5 Easter 2011

Here’s How To Ask

The Fifth Sunday after Easter
29 May 2011
Verses 26-27 of St. John 16:23-33

Did we just do something our Lord told us we need not do? I am referring to the Litany we just offered, in that we petitioned Jesus for God’s help with our various petitions. In this morning’s gospel account Jesus says we can address God directly, in Jesus’ Name. Does that mean that we do not have to go to the Father through Jesus? It almost sounds as if! “…Ye shall ask in my Name: and I say NOT unto you, that I will pray the Father for you: for the Father loveth you, because ye have loved me, and have believed that I came out from God.” Such a sentence coming forth from our Lord’s lips is confusing to our ears.

If we can go directly to the Father ourselves with our petitions (as our Lord seems to instruct) WHY did we just direct many of those petitions to Jesus himself (in the Litany)? For in reciting the Litany, we pray to Jesus for most of the petitions included therein.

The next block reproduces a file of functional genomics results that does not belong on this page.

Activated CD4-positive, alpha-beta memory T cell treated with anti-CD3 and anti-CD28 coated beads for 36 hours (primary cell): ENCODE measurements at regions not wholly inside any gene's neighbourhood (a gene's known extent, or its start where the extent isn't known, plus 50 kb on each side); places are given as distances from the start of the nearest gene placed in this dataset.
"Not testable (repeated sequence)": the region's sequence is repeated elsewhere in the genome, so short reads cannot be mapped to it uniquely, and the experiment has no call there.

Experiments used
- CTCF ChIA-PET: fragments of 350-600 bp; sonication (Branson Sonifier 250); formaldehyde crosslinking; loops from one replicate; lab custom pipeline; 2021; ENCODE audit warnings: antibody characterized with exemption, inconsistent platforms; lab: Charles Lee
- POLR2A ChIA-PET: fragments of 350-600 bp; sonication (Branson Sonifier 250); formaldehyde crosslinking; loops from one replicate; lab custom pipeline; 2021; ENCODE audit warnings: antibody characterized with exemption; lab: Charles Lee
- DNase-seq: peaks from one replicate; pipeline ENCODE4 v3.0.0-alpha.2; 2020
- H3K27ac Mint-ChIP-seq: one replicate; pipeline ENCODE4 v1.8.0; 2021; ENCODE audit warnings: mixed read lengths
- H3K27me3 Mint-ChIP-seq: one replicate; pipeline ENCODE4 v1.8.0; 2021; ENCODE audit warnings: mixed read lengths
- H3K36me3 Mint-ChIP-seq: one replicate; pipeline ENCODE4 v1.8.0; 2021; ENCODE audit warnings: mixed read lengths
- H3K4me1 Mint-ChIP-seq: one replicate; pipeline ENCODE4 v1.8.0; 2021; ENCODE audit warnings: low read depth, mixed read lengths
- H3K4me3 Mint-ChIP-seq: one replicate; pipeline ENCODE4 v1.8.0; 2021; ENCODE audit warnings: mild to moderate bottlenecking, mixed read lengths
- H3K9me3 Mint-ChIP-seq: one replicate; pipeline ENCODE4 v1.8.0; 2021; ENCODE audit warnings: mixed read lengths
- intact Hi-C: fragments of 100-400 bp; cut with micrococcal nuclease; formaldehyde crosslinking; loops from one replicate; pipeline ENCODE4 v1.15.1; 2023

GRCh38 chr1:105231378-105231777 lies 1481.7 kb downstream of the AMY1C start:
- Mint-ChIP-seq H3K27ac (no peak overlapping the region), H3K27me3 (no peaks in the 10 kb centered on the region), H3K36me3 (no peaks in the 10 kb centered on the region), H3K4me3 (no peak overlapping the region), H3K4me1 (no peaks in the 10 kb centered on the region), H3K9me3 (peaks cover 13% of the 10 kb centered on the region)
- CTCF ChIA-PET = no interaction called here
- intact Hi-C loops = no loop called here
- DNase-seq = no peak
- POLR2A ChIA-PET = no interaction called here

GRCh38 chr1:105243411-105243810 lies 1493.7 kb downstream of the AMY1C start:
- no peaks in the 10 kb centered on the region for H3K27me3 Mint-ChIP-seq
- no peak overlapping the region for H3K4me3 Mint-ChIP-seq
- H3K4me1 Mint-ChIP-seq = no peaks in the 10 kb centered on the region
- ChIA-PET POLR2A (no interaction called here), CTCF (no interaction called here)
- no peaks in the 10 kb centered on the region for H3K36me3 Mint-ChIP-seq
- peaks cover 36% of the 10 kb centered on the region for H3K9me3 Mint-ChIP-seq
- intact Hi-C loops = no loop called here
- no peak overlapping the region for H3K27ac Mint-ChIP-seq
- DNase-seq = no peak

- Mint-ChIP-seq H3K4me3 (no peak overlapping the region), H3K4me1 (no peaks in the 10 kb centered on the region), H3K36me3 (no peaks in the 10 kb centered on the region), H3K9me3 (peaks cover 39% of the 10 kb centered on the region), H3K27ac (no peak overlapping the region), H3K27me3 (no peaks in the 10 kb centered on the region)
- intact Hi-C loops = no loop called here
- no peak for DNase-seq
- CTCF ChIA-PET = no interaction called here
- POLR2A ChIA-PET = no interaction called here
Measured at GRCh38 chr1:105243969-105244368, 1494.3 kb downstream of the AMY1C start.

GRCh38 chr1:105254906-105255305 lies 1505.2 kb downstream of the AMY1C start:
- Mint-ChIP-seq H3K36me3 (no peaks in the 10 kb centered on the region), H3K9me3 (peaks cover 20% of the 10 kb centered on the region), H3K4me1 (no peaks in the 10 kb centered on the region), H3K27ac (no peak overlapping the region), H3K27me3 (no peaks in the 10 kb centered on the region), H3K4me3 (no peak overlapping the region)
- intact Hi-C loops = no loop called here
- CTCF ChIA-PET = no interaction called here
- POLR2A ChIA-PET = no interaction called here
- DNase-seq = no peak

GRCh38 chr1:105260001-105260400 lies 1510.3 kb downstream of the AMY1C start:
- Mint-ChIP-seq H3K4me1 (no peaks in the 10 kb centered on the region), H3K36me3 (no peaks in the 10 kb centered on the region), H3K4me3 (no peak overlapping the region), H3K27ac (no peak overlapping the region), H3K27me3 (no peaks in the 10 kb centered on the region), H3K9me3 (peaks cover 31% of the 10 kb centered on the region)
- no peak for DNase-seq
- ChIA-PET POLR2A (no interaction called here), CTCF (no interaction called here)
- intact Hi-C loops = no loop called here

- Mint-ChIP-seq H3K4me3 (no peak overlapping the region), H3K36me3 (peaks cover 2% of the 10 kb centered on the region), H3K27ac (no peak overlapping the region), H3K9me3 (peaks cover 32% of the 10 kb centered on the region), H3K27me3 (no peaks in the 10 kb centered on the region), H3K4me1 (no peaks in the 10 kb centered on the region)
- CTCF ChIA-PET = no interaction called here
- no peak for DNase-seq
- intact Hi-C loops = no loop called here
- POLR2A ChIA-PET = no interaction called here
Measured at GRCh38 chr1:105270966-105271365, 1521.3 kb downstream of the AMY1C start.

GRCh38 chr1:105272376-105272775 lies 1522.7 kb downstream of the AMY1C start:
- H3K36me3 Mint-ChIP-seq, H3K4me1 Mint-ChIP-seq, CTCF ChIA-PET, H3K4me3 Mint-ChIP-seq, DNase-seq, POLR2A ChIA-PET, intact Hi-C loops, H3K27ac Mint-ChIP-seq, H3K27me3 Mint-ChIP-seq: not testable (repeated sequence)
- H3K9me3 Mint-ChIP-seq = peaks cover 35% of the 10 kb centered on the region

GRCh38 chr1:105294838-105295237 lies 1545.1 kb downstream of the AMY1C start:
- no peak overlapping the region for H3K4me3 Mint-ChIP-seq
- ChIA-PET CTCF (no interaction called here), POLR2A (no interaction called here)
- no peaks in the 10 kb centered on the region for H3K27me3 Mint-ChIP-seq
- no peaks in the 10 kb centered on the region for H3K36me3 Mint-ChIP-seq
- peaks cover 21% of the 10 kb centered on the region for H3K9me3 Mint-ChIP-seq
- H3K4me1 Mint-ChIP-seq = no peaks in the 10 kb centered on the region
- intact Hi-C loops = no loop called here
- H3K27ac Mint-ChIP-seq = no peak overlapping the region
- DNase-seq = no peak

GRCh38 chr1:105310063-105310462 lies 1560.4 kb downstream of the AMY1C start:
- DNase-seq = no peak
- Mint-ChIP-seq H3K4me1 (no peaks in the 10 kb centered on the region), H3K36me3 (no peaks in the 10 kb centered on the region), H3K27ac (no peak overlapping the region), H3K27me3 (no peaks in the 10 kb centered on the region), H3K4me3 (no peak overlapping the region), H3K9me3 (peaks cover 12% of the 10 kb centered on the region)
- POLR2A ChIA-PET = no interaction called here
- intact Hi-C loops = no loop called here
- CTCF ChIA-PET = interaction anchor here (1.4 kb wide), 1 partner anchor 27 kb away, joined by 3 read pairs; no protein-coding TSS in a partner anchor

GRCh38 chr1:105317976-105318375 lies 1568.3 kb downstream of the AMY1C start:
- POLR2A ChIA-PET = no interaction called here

To cite some obvious examples: We direct the 1st petition to the divine one who ‘hast redeemed us with thy most precious Blood!’ In the 7th petition we invoke his help ‘by the mystery of thy holy Incarnation, and move on to make reference to thy Nativity, Circumcision, thy Baptism, Fasting, and Temptation. And in the next (8th) petition, thy ‘Agony and Bloody
Sweat, thy Cross and Passion, thy precious Death and Burial, thy Glorious Resurrection and Ascension.’ In other words, pleading the entirety of our Lord’s life. Finally the 27 petitions end with addressing him as ‘Son of God’, ‘Lamb of God’, ‘Christ’, and as ‘Lord’. Unmistak-ably, all of these references apply to the Son of God, Jesus himself!

But the Litany begins with a petition to the Holy Trinity. Because the whole of the Litany is addressed not simply to Christ, but to the Godhead in His entirety: Father, Son and Holy Ghost. Yet as a whole, our petitions to God are PREDICATED upon what Jesus did for us! He came down from Heaven for us, was conceived and born for us, ministered and taught for the sake of us, suffered and died for us, rose victorious from the grave and ascended for us! It was he who opened the gate to the Kingdom of Heaven for us.